Because such claims are put forward in the matter-of-fact, no-nonsense tone that all readers associate with adulthood, scientific law, and talk shows, the reader is inexorably chilled into submission. We can't downplay that effect, that chilling; for from the moment we first tune in, society tells us both what to think and how to think it. A forced entertainment and eerie smiles may lull the effect, but nary a newsreader in the world but who tells us all to behave or die: "Don't drive in today's storm!" Fearful images accompany the commands. The rhetorical secret to argument in our day is tone, that tone which scolds: "You're not going to be told twice!"
No wonder so many wind up thinking that the Book of Abraham has been proved wrong--dead and definitively wrong. To think otherwise invites the scold, the grin, the double-quick double-click, a simple chart or two. And no wonder many fail to see that the critics' principal argument rests upon the basis of "a dot and two strokes" or an owl sign. An argument made--in print!--by an Egyptologist!--and everyone throws up their hands in happy defeat. Yet it's ironic how the one class of people who never care about what any one Egyptologist, or even any particular group of Egyptologists, might say about anything, are the Egyptologists themselves. But isn't that the case with all scientists, academics, literary critics, freshmen, and the like?
And now, we turn to the story of Goldilocks and the Three Bears: %!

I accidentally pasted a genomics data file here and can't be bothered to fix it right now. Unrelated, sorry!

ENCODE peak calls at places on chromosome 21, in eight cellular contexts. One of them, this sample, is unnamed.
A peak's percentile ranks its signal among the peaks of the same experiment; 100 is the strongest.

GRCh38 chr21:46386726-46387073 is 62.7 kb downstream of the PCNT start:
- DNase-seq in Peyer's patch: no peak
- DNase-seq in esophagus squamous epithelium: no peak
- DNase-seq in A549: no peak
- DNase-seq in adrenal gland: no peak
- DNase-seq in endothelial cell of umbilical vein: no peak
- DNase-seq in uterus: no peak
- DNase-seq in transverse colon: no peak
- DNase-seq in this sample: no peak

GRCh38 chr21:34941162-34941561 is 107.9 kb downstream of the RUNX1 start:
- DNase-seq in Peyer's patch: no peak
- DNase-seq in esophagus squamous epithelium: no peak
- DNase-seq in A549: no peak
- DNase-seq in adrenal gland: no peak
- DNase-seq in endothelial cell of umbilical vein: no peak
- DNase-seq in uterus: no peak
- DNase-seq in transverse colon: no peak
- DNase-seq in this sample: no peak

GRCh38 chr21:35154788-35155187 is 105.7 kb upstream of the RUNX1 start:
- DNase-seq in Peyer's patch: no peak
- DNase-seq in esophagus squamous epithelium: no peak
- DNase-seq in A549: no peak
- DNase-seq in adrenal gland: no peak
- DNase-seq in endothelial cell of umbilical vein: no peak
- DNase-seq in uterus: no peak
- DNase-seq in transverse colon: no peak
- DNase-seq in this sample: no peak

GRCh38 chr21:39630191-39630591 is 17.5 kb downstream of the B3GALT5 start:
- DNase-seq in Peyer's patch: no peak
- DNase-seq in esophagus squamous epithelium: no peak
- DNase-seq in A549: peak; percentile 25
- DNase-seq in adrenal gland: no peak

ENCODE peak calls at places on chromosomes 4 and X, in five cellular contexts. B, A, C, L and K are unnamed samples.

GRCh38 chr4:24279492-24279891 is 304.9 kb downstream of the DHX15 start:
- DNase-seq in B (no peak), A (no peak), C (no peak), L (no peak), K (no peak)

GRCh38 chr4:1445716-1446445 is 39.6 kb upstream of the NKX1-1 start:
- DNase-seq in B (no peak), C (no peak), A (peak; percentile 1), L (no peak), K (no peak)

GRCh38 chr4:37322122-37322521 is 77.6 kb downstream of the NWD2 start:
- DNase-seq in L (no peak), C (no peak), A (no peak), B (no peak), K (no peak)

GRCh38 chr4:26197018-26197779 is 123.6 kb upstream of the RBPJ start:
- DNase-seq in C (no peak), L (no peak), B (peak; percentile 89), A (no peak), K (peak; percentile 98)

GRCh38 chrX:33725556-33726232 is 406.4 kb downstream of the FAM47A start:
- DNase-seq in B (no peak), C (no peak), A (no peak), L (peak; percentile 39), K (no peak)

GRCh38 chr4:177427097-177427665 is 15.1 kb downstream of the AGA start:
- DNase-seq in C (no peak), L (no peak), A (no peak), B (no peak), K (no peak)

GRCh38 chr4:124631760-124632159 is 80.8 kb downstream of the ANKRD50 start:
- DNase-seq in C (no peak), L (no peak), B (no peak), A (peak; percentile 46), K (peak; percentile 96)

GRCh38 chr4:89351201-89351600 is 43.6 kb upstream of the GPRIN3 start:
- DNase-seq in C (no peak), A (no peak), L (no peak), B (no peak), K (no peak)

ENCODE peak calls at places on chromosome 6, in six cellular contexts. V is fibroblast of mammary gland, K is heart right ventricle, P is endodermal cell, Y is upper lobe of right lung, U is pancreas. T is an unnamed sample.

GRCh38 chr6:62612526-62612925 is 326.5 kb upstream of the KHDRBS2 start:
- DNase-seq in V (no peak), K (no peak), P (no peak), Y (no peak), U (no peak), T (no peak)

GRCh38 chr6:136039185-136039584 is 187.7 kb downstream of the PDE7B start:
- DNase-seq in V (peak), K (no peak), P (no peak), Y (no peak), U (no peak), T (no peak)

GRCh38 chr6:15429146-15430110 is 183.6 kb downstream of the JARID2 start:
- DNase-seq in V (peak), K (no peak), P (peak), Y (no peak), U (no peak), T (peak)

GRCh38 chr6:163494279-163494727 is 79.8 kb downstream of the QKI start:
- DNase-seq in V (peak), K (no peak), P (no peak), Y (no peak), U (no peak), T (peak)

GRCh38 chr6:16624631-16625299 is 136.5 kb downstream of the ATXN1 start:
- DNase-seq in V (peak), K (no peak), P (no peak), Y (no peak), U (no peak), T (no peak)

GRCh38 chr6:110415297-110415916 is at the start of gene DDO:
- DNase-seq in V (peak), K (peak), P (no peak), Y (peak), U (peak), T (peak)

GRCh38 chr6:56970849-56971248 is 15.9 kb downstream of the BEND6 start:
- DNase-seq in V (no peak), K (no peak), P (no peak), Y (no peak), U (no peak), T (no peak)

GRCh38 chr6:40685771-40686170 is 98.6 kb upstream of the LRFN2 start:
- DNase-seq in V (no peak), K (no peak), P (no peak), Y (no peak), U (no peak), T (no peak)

What we know about the Book of Mormon, or should have known, also explodes the persistent claim of the critics about how Joseph Smith went about translating the Book of Abraham.
"By the power of God," writes Joseph Smith to James Arlington Bennet in 1843, "I translated the Book of Mormon from hieroglyphics," History of the Church 6:74.)
What were these hieroglyphics?
What a clear statement to the world, a statement first published in March 1830, that Egyptian characters, or hieroglyphs, reflect the "manner of speech," that is to say, are phonetic in make-up, and can even be altered to reflect phonological change. Indeed, given the unceasing changes in the Egyptian language, the hieroglyphs were often reformed, reworked, re-tweaked, resignified, and revalued by the scribes themselves. We don't have a purely ideographic system here, or some undefinable symbolic system of mysterious import. In fact there's no mystery: the Egyptian characters write words, and they write them just as the words are meant to be pronounced.
Now note how the Prophet Joseph Smith describes the title page of the Book of Mormon. When speaking of the particular gold plate that made up Moroni's ancient title page, the Prophet correlates one plate to one page. And bear in mind that each plate was 6" in width, 8" in length, and that the English translation of the title page comprises a heading and two paragraphs. Again, here is no mystical, pre-decipherment "reading" of hieroglyphs as Symbol in which each sign contains of itself sufficient capacity to supply many sentences of esoterica or of Scripture.